Shooting in National Parks will ruin tourism, says lobby group

Allowing shooting in National Parks will be dangerous and will ruin tourism on the South Coast, according to a lobby group.

Friends of Durras has joined the campaign against the State Government’s plan to introduce recreational hunting in national parks.

Convenor John Perkins said the move would make shooters believe that they had “free rein” in national parks and would potentially put bushwalkers and campers’ lives at risk.

The Friends of Durras comments come less than a month after a live kangaroo was photographed by a bushwalker in Murramarang National Park with an arrow embedded in its body.

“Friends of Durras and all of their work over 27 years has been about providing enjoyment of Murramarang National Park without the hazard of illegal activities.

“Never in our wildest imagination would we allow the NSW Government to allow shooting in national parks.”

Mr Perkins is raising awareness in the lead-up to the holiday season.

“Shooters in national parks will stop visitors,” Mr Perkins said.

“National parks – they’re the engine room of our economy down here. Murramarang National Park is a really valuable gateway and is something that is so attractive to visitors.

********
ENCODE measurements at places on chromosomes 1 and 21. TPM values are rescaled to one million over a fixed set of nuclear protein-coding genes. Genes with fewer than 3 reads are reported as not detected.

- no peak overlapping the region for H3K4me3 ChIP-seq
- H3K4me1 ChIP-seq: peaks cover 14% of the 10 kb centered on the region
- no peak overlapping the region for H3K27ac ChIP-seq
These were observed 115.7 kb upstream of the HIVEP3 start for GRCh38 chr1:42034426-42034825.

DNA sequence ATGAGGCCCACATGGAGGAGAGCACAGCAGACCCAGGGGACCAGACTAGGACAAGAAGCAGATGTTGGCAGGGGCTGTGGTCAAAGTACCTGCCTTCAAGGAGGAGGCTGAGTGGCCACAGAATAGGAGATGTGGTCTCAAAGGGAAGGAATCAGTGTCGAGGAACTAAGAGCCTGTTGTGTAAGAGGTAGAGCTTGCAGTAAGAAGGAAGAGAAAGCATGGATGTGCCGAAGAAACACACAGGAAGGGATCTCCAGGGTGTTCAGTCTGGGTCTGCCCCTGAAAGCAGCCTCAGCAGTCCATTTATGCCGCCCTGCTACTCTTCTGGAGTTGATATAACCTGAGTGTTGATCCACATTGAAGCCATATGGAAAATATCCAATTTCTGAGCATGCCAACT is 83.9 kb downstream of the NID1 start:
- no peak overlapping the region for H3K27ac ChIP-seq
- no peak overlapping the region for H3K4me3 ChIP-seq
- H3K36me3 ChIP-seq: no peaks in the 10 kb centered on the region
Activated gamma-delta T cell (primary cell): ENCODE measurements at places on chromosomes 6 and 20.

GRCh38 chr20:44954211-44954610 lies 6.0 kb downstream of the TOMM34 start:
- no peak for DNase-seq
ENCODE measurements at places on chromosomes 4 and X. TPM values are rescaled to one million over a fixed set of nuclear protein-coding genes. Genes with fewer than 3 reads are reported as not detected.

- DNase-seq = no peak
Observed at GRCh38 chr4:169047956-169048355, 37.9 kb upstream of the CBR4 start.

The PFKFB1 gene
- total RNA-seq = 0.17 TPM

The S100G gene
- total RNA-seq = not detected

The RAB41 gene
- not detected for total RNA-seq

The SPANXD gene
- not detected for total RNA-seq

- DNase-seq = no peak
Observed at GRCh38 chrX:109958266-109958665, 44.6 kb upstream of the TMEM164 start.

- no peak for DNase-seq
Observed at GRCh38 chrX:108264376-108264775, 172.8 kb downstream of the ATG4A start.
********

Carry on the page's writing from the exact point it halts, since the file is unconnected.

“It’s just not the environment where you want to have that mix of people going hunting or shooting.”

Mr Perkins said it was the “darkest day” in his 30 years of conservation lobbying.

“Last school holidays my son was intending to go camping in a national park, and I skilled him up on what to do in case he heard gun shots.

“I’ve never had to do that before.

“I’m sure other parents would have concerns as well.

“I’ve been in situations trotting around Australia and heard gun shots. That’s just so unnerving.”

Mr Perkins said he would hate to see the day when a stray bullet hit a person.

The State Government has agreed to open 79 national parks and reserves for recreational hunting of feral animals, after it struck a deal with the Shooters and Fishers Party in June.

Recreational hunting of feral pests is currently permitted in State Forests but shooters require a licence.

Mr Perkins said there were foxes in Murramarang National Park but the best way to eradicate them was through baiting programs, not shooting.

Meanwhile, a survey carried out in September found that 95.9 per cent of National Parks and Wildlife Service staff, who would oversee the new shooting program, believed the government’s plan would endanger park users.

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